Shelton Benjamin) vs. The All Night Express (Rhett Titus & Kenny
King).
I think that ANX are destined for the tag titles at the end of this feud, but the feud needs more time to develop, so I imagine that WGTT retains here through sketchy means. Ether again, maybe?

Fit Finlay vs. Michael Elgin. Elgin is the future, and Finlay is just basically collecting a paycheck and putting some people over in this run, so Elgin most definitely retains. I definitely think he’s going to end up on the outs with House of Truth before too long, and a hard hitting feud with Rhino is most definitely in his future, followed by finishing business with Roderick Strong.

ROH World TV Champion Roderick Strong vs. Jay Lethal vs. “The Sicilian Psychopath” Tommaso Ciampa – Three Way Dance.  This feud has been all about Ciampa and Lethal, and Roderick as the champ is just kind of afloat. I really get the feeling Strong was only inserted here to give him something to do, and so that it isn’t just Lethal vs. Ciampa over and over. I think Ciampa wins it here, however I don’t really see it leading to anything regarding Strong.

Eddie Edwards vs. Homicide. It really kills me that Homicide keeps doing these little spot appearances in ROH but is never involved in the TV show or any angles, because he’s someone who would mean something to ROH and would be an excellent foil for Steen. Eddie wins it here to continue the Die Hard Challenge series.

Jay & Mark Briscoe vs. The Guardians of Truth w/ Truth Martini. I don’t really have a good prediction as to who the Guardians of Truth are supposed to be, so I can’t really say for sure. If this is the start of a Briscoes vs. HoT angle (or, rather, a continuation of it, since they had issues months ago that only kind of blew off) then I imagine the Guardians of Truth win it to milk things.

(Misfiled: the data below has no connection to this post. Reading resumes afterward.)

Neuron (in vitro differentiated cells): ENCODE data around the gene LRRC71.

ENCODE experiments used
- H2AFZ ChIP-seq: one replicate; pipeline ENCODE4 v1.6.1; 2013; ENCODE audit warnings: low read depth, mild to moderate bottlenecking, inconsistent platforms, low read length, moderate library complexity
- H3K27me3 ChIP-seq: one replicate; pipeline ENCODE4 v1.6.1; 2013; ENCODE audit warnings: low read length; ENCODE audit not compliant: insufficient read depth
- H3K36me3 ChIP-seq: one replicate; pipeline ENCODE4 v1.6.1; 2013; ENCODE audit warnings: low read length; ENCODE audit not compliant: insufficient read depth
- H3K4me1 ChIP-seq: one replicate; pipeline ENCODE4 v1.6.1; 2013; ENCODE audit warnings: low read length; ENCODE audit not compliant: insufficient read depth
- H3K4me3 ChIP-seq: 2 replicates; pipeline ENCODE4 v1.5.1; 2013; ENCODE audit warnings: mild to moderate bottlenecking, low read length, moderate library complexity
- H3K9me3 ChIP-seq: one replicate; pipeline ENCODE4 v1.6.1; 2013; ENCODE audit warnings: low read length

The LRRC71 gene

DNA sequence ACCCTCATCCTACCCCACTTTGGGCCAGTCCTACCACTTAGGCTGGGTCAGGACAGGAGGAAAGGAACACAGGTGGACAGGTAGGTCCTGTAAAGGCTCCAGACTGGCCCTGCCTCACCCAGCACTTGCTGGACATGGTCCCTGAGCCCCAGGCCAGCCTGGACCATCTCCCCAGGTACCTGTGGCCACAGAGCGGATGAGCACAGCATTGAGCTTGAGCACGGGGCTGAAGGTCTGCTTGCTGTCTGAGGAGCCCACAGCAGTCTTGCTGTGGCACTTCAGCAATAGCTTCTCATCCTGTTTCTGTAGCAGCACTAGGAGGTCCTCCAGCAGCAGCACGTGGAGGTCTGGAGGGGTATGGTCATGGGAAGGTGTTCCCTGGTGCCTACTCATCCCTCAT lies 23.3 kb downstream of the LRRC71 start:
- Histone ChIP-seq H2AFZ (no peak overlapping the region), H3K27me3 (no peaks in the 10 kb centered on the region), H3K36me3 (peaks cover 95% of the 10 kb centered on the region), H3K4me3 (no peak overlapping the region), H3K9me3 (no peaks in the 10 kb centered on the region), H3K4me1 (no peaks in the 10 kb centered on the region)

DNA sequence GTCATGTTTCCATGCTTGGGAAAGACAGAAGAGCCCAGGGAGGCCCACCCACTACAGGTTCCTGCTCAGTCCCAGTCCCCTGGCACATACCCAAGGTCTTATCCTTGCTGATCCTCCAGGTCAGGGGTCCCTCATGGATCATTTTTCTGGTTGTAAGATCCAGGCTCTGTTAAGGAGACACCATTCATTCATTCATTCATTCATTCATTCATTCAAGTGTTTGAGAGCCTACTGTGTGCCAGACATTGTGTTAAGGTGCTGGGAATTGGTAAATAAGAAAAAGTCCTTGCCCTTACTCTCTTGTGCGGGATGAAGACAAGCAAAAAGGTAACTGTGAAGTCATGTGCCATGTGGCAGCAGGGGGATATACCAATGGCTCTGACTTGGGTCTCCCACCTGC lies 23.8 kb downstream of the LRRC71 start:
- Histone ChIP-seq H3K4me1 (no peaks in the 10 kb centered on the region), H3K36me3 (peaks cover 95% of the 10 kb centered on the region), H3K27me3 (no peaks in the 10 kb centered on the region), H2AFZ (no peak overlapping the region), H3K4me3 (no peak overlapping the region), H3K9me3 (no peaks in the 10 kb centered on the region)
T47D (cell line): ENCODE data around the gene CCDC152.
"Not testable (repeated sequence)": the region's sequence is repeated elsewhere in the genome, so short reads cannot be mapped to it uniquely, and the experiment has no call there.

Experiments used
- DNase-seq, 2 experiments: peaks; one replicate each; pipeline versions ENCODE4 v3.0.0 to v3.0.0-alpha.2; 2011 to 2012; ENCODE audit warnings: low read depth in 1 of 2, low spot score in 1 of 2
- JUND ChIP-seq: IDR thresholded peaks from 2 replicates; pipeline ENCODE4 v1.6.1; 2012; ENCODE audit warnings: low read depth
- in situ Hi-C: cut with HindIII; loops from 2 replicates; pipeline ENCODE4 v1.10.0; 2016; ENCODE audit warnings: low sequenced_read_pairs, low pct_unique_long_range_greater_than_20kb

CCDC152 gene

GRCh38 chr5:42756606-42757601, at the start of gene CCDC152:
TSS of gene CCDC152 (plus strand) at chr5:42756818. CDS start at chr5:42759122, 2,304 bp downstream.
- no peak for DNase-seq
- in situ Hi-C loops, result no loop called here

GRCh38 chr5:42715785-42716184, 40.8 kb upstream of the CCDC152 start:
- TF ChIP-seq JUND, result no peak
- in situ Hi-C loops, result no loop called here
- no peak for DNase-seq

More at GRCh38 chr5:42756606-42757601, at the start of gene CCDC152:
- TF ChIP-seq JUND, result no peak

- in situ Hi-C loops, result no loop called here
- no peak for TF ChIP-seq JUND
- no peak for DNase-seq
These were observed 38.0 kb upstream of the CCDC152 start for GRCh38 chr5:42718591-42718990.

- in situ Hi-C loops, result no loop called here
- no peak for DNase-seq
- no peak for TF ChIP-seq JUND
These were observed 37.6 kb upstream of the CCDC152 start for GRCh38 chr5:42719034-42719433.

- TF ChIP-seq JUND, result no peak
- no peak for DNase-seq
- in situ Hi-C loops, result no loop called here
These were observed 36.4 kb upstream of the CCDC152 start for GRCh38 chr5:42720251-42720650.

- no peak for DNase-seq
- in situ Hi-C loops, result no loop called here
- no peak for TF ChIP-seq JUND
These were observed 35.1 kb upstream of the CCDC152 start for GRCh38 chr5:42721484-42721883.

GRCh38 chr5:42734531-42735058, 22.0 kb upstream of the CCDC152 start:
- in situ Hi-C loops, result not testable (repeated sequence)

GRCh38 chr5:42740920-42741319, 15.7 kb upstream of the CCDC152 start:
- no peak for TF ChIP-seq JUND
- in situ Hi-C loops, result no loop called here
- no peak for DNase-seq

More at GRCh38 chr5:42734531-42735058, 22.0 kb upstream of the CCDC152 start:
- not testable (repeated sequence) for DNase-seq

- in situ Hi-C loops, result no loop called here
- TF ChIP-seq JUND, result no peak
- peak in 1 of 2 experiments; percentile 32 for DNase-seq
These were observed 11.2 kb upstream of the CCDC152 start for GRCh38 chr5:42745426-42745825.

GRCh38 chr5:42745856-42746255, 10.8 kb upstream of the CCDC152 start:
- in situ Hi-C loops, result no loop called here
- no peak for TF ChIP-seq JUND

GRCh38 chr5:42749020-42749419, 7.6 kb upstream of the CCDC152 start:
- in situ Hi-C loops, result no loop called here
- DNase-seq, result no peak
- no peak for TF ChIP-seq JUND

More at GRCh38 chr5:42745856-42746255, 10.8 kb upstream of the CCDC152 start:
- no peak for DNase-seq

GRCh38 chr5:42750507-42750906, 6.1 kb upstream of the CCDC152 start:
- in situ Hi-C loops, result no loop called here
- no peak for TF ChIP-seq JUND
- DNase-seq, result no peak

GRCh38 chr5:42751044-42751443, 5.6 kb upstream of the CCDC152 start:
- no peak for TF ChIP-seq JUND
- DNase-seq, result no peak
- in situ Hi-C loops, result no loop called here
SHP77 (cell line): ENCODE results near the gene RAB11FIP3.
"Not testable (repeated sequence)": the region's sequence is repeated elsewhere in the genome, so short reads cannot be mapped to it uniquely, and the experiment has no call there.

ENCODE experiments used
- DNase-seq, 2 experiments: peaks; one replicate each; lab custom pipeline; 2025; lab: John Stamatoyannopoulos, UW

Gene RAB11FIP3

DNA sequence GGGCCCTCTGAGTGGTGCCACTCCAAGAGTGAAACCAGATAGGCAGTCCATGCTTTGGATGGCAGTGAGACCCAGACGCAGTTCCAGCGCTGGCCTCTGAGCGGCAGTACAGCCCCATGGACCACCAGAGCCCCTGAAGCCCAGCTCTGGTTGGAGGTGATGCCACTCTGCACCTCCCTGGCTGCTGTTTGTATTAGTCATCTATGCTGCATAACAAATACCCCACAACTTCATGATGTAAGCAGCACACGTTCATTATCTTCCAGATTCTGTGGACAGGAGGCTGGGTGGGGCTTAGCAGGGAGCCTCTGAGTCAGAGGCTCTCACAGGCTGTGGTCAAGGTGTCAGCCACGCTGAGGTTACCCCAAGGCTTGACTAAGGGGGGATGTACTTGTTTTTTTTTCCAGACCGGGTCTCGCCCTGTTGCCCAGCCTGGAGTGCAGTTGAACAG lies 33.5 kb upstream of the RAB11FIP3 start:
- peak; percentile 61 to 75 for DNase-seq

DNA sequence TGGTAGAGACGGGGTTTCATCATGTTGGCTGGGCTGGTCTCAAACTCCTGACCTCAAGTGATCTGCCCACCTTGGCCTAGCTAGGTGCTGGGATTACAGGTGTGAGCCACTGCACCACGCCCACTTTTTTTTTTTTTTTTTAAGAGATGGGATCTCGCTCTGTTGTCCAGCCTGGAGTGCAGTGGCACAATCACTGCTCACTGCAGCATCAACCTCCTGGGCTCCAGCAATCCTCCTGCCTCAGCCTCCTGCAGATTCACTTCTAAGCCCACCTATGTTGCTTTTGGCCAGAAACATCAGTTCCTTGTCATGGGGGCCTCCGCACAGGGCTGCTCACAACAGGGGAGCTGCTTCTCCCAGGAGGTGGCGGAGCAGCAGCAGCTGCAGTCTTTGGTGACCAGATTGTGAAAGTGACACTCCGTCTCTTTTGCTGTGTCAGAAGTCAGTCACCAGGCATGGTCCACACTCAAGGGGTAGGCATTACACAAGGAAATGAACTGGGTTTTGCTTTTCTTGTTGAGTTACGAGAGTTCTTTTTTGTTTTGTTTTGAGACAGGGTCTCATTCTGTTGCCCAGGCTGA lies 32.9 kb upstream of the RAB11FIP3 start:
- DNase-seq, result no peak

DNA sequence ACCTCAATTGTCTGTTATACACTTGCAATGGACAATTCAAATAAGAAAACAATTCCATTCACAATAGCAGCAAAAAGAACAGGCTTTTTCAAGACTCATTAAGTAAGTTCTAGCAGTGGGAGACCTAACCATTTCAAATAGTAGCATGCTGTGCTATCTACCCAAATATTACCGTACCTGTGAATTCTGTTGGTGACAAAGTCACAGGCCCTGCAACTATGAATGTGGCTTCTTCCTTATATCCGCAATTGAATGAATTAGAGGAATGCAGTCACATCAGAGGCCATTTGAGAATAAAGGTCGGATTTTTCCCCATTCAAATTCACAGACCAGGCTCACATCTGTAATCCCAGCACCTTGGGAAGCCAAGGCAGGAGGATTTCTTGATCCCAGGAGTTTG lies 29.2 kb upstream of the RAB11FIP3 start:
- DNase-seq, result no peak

Hybrid Fighting Rules: Adam Cole vs. Kyle O’Reilly. I missed the build to this one, but I assume Hybrid Fighting rules involves some kind of MMA. Clearly that’d be up KO’s alley, but this is wrestling and in this kind of situation, the babyface needs to beat the heel at his own game. Therefore, Cole wins.

— Enjoy the show if you’re ordering, I won’t be because that lineup doesn’t really blow me away. And I like to actually see shows I pay for. Maybe if word is good I’ll order the replay.

–I had initially assumed I wouldn’t be seeing BitW because I’d be watching CHIKARA’s Smack In The Middle live in Syracuse, NY tomorrow. Looks like I won’t be going, but if anyone so happens to be in the central NY area tomorrow I recommend checking it out if you can get tickets. Eddie Kingston will defend his title against Dasher Hatfield, El Generico teams up with Gran Akuma and 3.0 (Scott “Jagged” Parker and Shane Matthews) to face F.I.S.T (Chuck Taylor, Johnny Gargano, and Icarus) and Ophidian, Soldier Ant of The Colony takes on the evil assailANT from the evil doppelgangers The Swarm while their respective partners Green Ant and deviANT square off, Jigsaw takes on HIS evil doppelganger in The Shard, The Spectral Envoy take on the Bravado Brothers, Sara Del Rey and Saturyne stand up for women everywhere by taking on Tim Donst and Jakob Hammermeier of Bruderschaft Des Kruzes, and in the Young Lions Eliminator 4 way bout you’ll see Ryan Rush vs. Mark Angelosetti vs. Tripp Cassidy vs. one of my upstate wrestling scene local favorites in “Juggernaut” Jason Axe. Can’t really beat that for the price, and doors open at 4pm at the Pastime Athletic Club. I wish I could be there but I’ll leave it to the readership to make me proud and represent the BoD.